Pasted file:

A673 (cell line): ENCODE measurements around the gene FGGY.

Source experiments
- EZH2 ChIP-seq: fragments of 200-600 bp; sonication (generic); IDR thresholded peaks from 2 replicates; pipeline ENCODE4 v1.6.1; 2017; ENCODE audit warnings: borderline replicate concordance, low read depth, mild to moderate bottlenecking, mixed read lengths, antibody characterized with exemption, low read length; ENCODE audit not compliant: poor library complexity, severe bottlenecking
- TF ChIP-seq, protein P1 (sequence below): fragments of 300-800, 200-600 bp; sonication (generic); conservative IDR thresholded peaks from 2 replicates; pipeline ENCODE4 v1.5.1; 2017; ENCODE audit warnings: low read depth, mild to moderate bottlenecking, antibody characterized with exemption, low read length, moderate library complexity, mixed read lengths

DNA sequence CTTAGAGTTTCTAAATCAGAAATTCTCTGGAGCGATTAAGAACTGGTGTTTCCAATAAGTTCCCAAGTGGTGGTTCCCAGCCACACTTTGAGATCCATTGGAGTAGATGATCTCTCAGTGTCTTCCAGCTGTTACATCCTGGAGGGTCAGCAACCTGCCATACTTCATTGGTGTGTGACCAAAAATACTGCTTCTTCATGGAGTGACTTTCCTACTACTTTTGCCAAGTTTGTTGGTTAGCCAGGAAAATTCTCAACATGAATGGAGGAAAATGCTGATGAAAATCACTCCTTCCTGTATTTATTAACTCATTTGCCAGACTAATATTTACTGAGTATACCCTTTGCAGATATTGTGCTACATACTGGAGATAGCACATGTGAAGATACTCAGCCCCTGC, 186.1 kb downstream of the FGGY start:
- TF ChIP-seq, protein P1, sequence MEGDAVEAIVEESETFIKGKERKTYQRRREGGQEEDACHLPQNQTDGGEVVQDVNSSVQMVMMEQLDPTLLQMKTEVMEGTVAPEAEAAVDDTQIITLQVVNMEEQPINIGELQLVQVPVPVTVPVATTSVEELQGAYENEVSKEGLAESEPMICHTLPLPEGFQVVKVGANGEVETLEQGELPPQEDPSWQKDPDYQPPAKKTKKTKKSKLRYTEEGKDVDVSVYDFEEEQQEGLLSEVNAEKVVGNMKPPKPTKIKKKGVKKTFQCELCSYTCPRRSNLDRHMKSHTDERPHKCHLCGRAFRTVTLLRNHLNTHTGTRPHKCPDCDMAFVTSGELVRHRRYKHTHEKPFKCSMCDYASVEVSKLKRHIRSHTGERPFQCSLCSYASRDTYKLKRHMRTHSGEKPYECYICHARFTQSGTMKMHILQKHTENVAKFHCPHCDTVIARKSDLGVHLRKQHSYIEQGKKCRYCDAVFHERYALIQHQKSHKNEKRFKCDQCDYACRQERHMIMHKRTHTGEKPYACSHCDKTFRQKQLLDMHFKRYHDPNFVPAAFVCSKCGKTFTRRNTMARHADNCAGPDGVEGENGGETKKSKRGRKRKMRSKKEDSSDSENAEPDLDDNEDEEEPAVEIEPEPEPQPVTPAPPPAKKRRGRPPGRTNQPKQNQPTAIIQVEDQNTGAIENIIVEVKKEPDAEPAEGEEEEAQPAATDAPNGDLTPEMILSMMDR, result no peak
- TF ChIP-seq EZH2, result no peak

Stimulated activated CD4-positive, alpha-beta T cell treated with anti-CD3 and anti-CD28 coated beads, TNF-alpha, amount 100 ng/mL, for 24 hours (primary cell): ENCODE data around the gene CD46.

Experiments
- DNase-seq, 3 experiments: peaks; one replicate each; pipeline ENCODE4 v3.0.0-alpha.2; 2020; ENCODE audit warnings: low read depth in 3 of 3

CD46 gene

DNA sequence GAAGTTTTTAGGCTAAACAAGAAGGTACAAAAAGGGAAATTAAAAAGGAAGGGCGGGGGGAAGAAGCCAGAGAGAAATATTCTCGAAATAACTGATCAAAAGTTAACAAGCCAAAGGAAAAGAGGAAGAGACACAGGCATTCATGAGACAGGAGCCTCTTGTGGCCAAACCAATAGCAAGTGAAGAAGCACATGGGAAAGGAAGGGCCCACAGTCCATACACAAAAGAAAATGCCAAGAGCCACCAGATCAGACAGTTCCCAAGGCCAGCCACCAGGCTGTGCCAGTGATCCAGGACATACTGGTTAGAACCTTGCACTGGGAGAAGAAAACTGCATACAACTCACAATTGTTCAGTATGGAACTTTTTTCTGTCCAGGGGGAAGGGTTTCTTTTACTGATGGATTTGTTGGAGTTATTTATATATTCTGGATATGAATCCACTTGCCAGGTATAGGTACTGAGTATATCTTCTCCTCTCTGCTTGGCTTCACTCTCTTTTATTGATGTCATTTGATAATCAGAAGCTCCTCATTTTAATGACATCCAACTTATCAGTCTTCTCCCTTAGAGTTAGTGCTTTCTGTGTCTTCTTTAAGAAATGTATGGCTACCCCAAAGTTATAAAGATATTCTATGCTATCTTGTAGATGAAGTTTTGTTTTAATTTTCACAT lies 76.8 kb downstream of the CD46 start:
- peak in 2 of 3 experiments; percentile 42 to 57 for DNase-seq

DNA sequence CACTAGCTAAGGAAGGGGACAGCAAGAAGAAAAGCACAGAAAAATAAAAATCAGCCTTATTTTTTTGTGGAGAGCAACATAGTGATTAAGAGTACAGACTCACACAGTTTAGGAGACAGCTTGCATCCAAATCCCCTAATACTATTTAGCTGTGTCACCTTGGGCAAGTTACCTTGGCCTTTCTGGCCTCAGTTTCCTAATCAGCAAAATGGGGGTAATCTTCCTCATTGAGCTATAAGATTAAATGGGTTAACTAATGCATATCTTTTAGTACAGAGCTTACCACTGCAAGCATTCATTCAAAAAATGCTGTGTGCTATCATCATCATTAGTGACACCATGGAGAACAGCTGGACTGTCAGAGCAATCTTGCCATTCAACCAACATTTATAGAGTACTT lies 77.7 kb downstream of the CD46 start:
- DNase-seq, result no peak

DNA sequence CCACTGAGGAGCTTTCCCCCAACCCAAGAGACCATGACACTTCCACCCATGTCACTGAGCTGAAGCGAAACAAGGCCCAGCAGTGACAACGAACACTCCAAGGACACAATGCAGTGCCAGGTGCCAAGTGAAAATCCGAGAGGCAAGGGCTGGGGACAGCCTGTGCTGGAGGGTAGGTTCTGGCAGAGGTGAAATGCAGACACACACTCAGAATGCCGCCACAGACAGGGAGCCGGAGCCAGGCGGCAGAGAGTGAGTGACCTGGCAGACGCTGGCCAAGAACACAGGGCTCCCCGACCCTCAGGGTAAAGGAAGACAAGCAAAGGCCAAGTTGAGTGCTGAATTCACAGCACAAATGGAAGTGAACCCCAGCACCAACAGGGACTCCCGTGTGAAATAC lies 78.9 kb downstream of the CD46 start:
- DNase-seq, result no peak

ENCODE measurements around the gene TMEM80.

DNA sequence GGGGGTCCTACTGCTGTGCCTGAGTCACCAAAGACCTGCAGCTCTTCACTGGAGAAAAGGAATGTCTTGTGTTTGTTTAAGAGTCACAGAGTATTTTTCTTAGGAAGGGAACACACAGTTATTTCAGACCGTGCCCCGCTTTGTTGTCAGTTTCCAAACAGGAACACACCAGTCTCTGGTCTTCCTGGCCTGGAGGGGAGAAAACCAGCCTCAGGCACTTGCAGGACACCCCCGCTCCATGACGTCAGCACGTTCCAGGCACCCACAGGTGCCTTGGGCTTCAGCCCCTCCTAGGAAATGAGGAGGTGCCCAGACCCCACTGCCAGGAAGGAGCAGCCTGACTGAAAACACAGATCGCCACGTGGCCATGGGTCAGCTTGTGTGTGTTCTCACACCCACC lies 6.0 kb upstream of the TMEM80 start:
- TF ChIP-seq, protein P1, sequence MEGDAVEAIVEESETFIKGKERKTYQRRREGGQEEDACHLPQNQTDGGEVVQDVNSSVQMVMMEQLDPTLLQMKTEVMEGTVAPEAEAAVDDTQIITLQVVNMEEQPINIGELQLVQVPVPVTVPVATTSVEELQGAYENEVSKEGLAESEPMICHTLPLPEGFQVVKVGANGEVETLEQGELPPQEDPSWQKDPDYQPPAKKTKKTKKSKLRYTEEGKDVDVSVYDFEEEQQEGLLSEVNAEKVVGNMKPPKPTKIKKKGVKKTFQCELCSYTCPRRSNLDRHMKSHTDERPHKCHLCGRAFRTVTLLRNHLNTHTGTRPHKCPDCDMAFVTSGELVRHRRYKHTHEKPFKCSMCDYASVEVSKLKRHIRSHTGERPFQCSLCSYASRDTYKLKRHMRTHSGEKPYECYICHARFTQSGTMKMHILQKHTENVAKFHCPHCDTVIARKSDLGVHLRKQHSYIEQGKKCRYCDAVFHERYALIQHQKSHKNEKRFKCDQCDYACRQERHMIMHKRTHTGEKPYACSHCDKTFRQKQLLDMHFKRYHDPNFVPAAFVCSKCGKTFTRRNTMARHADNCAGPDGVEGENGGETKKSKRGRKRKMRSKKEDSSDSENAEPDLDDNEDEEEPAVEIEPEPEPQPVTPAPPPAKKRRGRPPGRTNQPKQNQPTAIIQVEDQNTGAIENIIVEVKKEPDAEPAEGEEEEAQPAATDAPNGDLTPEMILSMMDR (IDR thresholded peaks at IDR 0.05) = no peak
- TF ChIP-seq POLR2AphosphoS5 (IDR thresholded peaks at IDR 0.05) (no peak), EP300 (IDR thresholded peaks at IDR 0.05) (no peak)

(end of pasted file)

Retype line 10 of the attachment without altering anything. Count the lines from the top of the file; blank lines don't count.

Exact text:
- DNase-seq, 3 experiments: peaks; one replicate each; pipeline ENCODE4 v3.0.0-alpha.2; 2020; ENCODE audit warnings: low read depth in 3 of 3